I’ve Got Your Back – Supporting Other Women at Work

I’ve Got Your Back – Supporting Other Women at Work

December 7, 2022
Shari Steinbach
Human Resources

By Shari Steinbach, MS RDN, RDBA Contributing Editor

You may have heard it said that women don’t support each other in the workplace. However, this is typically not true. Women can be powerful allies for each other, and by performing simple, daily actions, we can advocate for and celebrate our female coworkers. To help level the corporate playing field and to advance all women in the workplace, you can express your support in the following ways.

Ensure Women’s Ideas are Heard – During important meetings, encourage women to gravitate to the front and center seats. During meetings, look for ways to shape the conversation. For example, when a woman is interrupted, speak up and say you’d like to hear them finish. If someone tries to hijack a woman’s idea, remind the other who originated it. Specifically ask other women their points of view during meetings or calls so they have a chance to provide input. When women speak up in group discussions they are seen as more influential.

Don’t Accept the Likeability Penalty – Some coworkers may not even be aware of the expectations they place on women in the workplace. While men are congratulated for being assertive and confident, women are often expected to be collaborative and nurturing. When women do express assertiveness, they may be called aggressive and too abrasive. If you hear a woman being called bossy or shrill, ask for a specific example of what they did and challenge the comment if applicable. Inquire if the same reaction would be applied to a man in that situation.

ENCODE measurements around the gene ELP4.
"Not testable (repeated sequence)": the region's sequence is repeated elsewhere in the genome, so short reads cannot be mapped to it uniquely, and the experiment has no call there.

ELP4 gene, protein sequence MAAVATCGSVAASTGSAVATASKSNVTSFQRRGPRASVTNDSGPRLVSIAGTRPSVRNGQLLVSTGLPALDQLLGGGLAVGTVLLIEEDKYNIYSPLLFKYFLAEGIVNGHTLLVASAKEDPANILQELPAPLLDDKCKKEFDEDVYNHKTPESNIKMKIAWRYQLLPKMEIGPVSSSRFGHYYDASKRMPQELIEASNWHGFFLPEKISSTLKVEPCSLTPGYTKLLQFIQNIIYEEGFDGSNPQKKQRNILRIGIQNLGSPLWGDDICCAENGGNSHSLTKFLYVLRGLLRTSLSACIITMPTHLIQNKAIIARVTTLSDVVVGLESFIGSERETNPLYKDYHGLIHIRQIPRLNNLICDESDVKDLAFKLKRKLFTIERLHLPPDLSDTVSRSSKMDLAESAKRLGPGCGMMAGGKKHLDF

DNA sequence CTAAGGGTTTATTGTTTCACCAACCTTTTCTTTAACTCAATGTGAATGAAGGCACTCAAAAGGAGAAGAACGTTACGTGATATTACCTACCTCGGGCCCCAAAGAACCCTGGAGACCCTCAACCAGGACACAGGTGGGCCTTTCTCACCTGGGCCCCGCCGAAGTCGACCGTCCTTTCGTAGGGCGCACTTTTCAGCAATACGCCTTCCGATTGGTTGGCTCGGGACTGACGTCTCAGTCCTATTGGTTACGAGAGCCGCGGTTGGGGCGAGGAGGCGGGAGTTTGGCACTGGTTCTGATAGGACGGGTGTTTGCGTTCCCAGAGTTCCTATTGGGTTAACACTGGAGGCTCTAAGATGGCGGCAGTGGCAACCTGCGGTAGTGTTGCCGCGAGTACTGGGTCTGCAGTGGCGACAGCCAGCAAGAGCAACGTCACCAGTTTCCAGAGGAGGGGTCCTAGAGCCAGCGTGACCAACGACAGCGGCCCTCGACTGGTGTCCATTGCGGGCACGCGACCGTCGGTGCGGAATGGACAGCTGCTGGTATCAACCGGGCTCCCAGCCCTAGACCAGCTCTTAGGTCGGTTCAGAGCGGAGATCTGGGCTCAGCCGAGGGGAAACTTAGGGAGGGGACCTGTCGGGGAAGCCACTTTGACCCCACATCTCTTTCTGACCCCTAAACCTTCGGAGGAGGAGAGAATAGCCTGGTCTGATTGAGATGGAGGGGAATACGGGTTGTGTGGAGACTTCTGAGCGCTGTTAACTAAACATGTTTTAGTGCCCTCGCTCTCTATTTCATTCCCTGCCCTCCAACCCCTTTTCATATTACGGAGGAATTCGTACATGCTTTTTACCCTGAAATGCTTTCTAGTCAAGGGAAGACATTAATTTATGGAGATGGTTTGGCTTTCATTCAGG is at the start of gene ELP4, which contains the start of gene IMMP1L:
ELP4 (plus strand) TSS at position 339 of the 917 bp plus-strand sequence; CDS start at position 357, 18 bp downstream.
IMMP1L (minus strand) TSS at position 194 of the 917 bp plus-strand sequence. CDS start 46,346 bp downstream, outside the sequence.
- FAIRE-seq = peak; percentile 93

Celebrate the Accomplishments of Women – Seek out opportunities for celebrating women’s successes and point out their skills that made it happen. When possible, gather with a group of women to regularly celebrate one another’s accomplishments. Women need to “toot their own horn” and those of others. One way to do this is by introducing a female worker to coworkers by highlighting their credentials or achievements. For instance, you might say, “Sarah launched a new educational program this year that has resulted in significant products sales for our private brands.”

Provide Encouragement – It’s a fact that women are more prone to self-doubt and it is often because they are underestimated and undervalued. When the workplace is hard on women and we are hard on ourselves, confidence is eroded. Look for opportunities to boost other women’s confidence and encourage them to move forward. Remind other women about the qualities and skills they possess to go for that promotion, raise or new project.

Mentor Other Women – Commit your time and energy to mentoring other women and providing them with direct feedback to help them grow. Provide comments on their performance that is linked to specific business outcomes and are therefore actionable. If you are just starting out, don’t underestimate the value of your input and advice, and if you are already a strong female leader, mentoring other women is a great way to help others who are just beginning their careers.